The end of politics as usual
We all know that there is something wrong with the way we do politics in Britain.
The election of George Galloway in Bradford West is only the latest in a long line of shocks to the political system. We’ve been through the expenses scandal, the Chilcot Inquiry, the resignation of Damian McBride, Nick Clegg’s manifesto-breaking deal with the Conservatives on tuition fees and much else besides, not to mention a continual fall in participation in mainstream politics, especially among young people.
There is no shortage of real discontent in our society at the moment, but those eager for change are more likely to channel their enthusiasm to direct action than to the hard graft of traditional party politics.
This has to change. Those who aspire to a better Britain gain no benefit from seeing the country’s political energies dispersed in such a way. Those who wish to serve the working people of this country must be better. But what can the parties actually do in order to attract passionate commitment once again?
The answer does not lie in simply capitulating to the demands of the extremes. There was no national outpouring of support for Trenton Oldfield. And neither is there any prospect of a national political recovery by adopting the strategies of Occupy. However much sympathy we might have for the demand that global capitalism must be held to account, party politics is not the same as the politics of direct action. The latter draws attention to overlooked causes and heightens social tensions so as to create new incentives for politicians. The former must always direct itself towards our common political life. It must aim to heal our divisions not exacerbate them further.
But as the revival of party politics does not lie in an aping of the extremes, neither is it to be found by slavishly following the manual of a hyper-professionalised politics. As John Harris recently reminded us on this site, the days when elections were won by a combination of narrowly-targeted media messages and low cunning are gone. Finding a popular media outlet in which to promise that Labour will repeal the pasty and granny taxes might win useful short-term poll points, but by itself it will not restore faith in our politics.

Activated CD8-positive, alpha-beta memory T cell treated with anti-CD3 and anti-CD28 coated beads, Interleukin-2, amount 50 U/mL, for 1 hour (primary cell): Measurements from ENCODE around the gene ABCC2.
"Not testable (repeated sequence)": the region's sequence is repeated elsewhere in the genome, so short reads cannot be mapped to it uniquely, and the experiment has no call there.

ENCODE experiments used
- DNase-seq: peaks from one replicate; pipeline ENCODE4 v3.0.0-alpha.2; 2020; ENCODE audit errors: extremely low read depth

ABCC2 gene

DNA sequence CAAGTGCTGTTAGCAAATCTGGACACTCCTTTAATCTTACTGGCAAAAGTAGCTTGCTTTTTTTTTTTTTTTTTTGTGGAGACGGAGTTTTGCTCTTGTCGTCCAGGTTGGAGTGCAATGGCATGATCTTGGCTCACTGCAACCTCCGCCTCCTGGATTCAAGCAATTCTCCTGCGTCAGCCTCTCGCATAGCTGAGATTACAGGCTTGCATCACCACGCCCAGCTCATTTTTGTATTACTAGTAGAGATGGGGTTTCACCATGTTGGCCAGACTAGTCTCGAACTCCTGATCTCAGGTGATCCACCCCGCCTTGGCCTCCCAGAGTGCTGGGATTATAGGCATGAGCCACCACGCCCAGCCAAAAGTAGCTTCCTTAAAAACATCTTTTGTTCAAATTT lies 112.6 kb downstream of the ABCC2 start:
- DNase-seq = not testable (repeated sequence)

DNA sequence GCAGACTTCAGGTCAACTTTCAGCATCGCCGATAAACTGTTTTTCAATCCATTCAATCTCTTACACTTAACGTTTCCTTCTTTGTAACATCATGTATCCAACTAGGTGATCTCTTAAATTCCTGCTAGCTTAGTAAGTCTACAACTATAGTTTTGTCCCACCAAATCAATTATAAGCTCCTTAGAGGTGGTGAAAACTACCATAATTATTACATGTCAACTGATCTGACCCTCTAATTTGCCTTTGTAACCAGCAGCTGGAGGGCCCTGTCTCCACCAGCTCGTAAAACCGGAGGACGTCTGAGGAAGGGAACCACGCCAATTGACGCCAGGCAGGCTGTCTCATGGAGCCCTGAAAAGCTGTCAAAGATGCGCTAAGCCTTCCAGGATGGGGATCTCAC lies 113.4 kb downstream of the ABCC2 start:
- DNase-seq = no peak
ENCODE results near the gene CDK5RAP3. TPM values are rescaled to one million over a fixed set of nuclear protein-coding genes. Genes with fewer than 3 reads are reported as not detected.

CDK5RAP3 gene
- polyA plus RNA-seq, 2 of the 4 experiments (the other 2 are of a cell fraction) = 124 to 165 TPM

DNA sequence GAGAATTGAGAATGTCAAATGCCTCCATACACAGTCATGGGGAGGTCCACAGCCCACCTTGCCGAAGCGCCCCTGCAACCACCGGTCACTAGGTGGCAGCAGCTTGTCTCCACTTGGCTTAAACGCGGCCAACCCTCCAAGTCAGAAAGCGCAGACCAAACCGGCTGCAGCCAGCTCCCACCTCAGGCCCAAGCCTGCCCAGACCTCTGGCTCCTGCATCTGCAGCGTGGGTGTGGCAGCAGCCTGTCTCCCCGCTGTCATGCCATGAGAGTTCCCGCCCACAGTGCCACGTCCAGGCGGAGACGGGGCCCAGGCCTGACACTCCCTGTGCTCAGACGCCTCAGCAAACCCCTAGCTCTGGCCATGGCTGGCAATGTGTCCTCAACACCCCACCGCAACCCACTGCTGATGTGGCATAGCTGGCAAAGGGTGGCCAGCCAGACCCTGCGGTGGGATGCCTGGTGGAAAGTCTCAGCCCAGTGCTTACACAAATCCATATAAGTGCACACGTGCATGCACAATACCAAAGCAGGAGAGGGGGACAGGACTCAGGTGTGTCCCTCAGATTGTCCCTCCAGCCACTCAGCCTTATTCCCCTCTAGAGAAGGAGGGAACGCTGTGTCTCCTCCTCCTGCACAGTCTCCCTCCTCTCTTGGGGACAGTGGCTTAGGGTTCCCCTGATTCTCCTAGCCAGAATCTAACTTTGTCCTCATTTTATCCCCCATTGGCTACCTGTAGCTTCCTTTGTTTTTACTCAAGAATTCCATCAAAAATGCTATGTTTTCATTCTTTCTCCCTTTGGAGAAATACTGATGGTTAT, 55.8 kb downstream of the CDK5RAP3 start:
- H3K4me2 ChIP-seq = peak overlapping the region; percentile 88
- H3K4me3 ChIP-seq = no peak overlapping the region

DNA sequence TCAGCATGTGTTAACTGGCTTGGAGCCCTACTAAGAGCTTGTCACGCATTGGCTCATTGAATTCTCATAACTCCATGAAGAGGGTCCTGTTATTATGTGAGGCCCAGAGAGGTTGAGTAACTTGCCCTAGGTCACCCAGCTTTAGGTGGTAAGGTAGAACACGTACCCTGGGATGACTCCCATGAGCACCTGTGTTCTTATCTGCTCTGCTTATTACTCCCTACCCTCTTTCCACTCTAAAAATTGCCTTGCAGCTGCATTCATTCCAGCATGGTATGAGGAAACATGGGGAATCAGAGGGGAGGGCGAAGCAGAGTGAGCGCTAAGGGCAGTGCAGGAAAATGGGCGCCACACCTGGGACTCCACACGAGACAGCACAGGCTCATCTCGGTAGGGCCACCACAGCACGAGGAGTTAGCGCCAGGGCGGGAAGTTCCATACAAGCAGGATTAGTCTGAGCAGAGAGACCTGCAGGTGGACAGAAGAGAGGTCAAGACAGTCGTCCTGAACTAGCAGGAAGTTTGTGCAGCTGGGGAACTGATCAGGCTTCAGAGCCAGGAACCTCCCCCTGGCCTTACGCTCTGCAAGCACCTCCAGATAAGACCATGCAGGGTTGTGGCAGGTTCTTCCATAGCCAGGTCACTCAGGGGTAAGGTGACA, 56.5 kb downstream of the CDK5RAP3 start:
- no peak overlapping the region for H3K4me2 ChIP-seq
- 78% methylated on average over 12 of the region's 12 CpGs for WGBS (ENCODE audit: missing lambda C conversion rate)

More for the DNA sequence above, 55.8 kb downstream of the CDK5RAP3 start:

The British people need more than a temporary fix. They have rightly grown suspicious of a politics that is comprised almost entirely of rapid response and rebuttal.
So if neither extremism nor short-termism can do the work, what is required to restore faith in party politics? What can convince people that a mainstream political party could bring necessary and far-reaching change to our country?
The answer lies in two age-old political staples that we have bizarrely lost sight of in recent years. They are vision and organisation.
Political vision is more than the vague promise of a better tomorrow, more than an aspiration to a shining city on the hill. Real political vision grabs our attention by providing us with a clear and precise picture of what that tomorrow could look like. It helps us to see what exactly is wrong with the ‘world as it is’ and describes in rich detail the ‘world as it should be’. It also conveys the feel and spirit of that new world, while all the time celebrating the elements of our current order that we all think should survive.